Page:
A review by clairegannondorf
The Catcher in the Rye, by J.D. Salinger

dark emotional reflective sad slow-paced
  • Plot- or character-driven? Character
  • Strong character development? It's complicated
  • Loveable characters? No
  • Diverse cast of characters? No
  • Flaws of characters a main focus? Yes

3.0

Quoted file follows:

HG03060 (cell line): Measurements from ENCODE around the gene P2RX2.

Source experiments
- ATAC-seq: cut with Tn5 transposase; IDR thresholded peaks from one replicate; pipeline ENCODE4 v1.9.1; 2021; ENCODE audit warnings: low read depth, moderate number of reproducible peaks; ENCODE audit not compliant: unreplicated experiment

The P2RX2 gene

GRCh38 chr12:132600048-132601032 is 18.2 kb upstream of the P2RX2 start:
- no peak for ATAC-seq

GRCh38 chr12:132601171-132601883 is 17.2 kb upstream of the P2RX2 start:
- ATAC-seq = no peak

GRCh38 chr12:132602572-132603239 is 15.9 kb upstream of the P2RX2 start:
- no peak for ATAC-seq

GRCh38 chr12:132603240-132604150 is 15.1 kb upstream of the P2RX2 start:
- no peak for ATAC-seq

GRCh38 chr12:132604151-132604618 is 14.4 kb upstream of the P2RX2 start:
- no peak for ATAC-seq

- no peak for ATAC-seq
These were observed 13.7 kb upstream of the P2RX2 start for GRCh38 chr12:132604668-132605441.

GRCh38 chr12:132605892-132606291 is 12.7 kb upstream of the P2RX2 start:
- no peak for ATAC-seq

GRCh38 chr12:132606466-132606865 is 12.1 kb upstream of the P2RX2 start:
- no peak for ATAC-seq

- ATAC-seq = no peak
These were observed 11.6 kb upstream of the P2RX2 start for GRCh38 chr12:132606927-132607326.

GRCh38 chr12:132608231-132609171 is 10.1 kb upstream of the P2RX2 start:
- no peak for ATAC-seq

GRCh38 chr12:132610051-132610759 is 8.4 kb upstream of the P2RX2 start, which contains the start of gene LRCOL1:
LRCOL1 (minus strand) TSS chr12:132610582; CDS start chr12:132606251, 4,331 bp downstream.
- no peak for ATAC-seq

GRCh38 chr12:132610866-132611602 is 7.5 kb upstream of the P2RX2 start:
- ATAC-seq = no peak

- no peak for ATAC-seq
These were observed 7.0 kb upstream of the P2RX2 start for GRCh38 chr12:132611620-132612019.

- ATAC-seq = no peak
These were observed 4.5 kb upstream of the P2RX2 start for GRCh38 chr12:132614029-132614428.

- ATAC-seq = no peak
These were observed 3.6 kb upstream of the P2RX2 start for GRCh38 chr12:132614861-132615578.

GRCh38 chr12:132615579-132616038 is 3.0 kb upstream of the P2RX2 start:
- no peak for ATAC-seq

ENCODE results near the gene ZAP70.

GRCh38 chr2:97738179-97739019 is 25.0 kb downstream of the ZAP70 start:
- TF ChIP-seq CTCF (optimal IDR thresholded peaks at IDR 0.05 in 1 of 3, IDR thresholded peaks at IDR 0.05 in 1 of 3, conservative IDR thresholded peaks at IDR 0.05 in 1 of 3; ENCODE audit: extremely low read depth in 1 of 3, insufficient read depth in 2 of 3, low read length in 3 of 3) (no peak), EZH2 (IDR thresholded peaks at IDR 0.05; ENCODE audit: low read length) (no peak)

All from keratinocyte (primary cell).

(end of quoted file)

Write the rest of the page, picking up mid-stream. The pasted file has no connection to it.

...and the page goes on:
This book is widely known for its relatability of the character feeling bitter about people and the world, while also having the self righteousness most have during one’s teenage and young adult years.  Although I think this book has merit, I find it odd when grown adults identify this book as one of their all time favorites, or when someone claims that they feel akin to Holden. Holden is an extremely flawed character and has a narrow understanding of the depth of the people he knows.  He makes light of very serious things, which may not have been concerning when it was first published, but would be cause for concern if anyone said such things in today’s world. I think this book would be beneficial to read in college with more perspective, rather than assigning it to high school students who may relate to and even admire Holden and his thoughts. All that being said, J.D. Salinger perfectly captures teenage angst and the universal struggle to make sense of people and the world. 

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